Wednesday, August 25, 2021 (Day 81)
Katie Snipes Lancaster
Psalm 81 (from Robert Altar’s 2007 translation)
Sing gladly to God our strength, shout out to the God of Jacob. Lift your voices in song and beat the drum, the lyre is sweet with the lute. Blast the ram’s horn on the new moon, when the moon starts to wax, for our festival day. For it is an ordinance in Israel, a rule of the God of Jacob. A decree God declared it for Israel when God sallied forth against Egypt’s land—a language I knew not, I heard… “I am the Lord your God who brings you up from the land of Egypt. Open your mouth wide, that I may fill it.”
An Opening Word
There is something emphatic about Psalm 81. It is coaxing you to sing. It is luring you to play the drums. It is enticing you to strum the lyre and sound the horn. An orchestra has been conjured. A celebration, materialized. The energetic, forceful, decisive persuading voice of the Psalmist has everyone up on their feet, ready to dance and praise God. For me, it’s only on Christmas Eve that I can imagine a whole village rising up to praise God with such effortless energy. Nothing, not even a pandemic, could keep us from the festive call to “sing gladly to God our strength.” But this Psalm has one more trick up its sleeve—this celebration is not necessarily optional, but “an ordinance,” “a decree” since the days when God freed the slaves in Egypt. Because of this story of salvation, there is a binding, unavoidable regulation prompting praise. I guess, I can see that too, at Christmas time. Even when we’ve felt blue for ages, even when it feels as if the whole world is tossing and turning around us, we feel obligated to celebrate Christmas, to force a smile and sing “Joy to the world” even if it isn’t decidedly joyful. Sometimes the “forced celebrations” can feel fake, but other times, the familiar retelling of God’s story of love across the generations can truly lift our spirits. In the case of those who are obligated to praise God in Psalm 81, I hope it was the latter (getting out all the musical instruments in the house, in my experience, can lift my spirits, that’s for sure).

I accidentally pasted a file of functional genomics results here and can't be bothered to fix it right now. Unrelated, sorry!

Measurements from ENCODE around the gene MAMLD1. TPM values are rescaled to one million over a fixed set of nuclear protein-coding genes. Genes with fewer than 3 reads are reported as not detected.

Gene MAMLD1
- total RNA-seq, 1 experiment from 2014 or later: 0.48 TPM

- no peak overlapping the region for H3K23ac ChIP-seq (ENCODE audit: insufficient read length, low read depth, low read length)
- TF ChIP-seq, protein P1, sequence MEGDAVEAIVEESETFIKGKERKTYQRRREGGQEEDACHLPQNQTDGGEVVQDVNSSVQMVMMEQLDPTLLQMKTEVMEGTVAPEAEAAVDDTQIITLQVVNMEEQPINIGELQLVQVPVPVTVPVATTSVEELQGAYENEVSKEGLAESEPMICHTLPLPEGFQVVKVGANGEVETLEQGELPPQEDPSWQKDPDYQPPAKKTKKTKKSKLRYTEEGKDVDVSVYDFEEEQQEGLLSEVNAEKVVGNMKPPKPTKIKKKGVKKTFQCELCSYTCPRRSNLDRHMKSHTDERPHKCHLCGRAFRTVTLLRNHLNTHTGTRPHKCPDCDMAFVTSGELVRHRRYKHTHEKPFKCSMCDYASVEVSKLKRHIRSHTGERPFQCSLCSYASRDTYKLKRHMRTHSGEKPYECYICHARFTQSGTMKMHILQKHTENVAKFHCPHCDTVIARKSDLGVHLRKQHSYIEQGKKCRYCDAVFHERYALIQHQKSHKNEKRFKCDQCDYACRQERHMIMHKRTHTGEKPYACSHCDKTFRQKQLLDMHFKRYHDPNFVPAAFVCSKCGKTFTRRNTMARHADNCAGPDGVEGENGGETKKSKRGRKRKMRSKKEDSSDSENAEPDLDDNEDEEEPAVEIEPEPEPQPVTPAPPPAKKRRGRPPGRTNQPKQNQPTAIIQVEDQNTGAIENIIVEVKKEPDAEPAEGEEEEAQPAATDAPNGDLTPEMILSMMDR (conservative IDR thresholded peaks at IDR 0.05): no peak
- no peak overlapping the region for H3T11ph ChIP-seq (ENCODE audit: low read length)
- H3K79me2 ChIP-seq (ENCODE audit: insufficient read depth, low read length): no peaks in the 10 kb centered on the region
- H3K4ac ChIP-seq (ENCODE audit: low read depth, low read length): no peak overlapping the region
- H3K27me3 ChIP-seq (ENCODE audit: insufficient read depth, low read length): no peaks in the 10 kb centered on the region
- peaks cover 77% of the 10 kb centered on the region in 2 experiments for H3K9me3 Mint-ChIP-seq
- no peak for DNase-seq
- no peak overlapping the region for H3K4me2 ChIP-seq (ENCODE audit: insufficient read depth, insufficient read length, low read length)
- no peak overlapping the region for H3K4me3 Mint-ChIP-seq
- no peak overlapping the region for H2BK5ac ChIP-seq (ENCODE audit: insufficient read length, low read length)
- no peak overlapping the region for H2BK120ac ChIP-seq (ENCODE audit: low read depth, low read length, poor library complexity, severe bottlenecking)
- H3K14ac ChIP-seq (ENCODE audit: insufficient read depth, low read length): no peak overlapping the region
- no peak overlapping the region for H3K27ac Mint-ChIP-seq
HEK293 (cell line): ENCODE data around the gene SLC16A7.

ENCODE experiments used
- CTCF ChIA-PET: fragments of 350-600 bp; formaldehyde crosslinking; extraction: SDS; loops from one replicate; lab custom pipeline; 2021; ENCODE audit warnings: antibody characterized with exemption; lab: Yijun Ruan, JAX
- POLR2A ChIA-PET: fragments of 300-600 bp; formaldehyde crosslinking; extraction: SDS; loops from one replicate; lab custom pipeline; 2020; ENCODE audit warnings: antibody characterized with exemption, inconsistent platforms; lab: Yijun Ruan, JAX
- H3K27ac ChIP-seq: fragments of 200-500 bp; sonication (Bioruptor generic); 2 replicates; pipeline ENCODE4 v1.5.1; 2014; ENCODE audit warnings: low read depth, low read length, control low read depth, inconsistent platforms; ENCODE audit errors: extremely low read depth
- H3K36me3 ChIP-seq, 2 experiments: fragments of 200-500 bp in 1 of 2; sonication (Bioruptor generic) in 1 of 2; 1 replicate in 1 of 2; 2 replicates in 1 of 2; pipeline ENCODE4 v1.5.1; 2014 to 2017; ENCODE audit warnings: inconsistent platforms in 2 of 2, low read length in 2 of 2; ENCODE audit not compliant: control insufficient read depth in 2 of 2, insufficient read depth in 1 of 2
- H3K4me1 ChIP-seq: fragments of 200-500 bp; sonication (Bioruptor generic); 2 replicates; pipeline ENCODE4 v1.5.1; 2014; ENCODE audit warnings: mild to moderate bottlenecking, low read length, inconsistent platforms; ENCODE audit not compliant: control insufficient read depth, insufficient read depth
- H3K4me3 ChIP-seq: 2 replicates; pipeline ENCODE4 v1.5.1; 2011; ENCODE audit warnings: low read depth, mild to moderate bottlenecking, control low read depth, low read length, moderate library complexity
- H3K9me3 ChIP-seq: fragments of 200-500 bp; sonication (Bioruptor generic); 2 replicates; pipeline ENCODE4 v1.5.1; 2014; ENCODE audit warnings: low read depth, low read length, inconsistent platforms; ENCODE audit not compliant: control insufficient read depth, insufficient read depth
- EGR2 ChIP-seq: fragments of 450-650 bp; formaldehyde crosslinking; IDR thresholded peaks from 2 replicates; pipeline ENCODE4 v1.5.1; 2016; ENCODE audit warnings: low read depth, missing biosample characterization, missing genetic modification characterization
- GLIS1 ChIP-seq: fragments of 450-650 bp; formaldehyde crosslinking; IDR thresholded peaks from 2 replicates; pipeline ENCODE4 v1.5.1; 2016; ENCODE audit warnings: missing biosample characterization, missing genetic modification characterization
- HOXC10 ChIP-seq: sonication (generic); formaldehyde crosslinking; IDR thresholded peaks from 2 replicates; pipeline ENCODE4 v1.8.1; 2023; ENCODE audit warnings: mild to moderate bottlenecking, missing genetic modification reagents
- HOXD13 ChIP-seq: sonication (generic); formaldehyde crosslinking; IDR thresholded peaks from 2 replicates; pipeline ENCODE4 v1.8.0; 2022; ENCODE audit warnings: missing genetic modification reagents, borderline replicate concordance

Today’s mystic Rufus Jones (1863–1948), would suggest that the call to praise God may, in fact be innate. He suggests that we each have an “inner light,” and “there is something Divine, ‘Something of God’ in the human soul.” We cannot-not know God because we each innately have a divine connection. Born in 1863 in New England to a Quaker family, he was transformed by his reading of Ralph Waldo Emerson and George Fox. During World War I he founded the “American Friends Service Committee,” for conscientious objectors who wanted to serve, but who would not join the army. They trained to work for the “Friends Ambulance Unity” in Europe, and after the war, provided relief and food to Germans who otherwise would have been without. In that way his mystic approach was always interconnected with a sense of action, justice, and peace. His approach was not sectarian, and was influenced by world religions when, after the war he traveled to India, where he met Gandhi and Nepal, to visit the birthplace of Buddha. In 1938 after Kristallnacht he went to Germany to speak out against such violence. His mystic approach was inviting and invitational without pressure to require complicated mystical visions or intellectual knowledge of “the mysteries of God” or time consuming elitist spiritual practices. In a “Time” magazine article in 1948 about Rufus Jones and Thomas Merton they said “both men re-emphasize two facts often forgotten: the world still has millions of mystics, and the most mystical human beings are often among the most practical as well.” He says a mystic is someone who “feels their relationship with the infinite,” and seeks “the direct encounter with the living, revealing God in the depths of the soul.” Isn’t that what we’re all seeking?
Prayer from the Mystics: Rufus Jones (1863–1948)
“…There is no limit to the interflow
between God who is love
and the one (you or I)
who has learned to love as Christ loved.”*
May there be a deep interflow of love,
You at one with God. Amen.
*The quote above is from Rufus Jones book, “Social Law in the Spiritual World: Studies in Human and Divine Inter-relationship”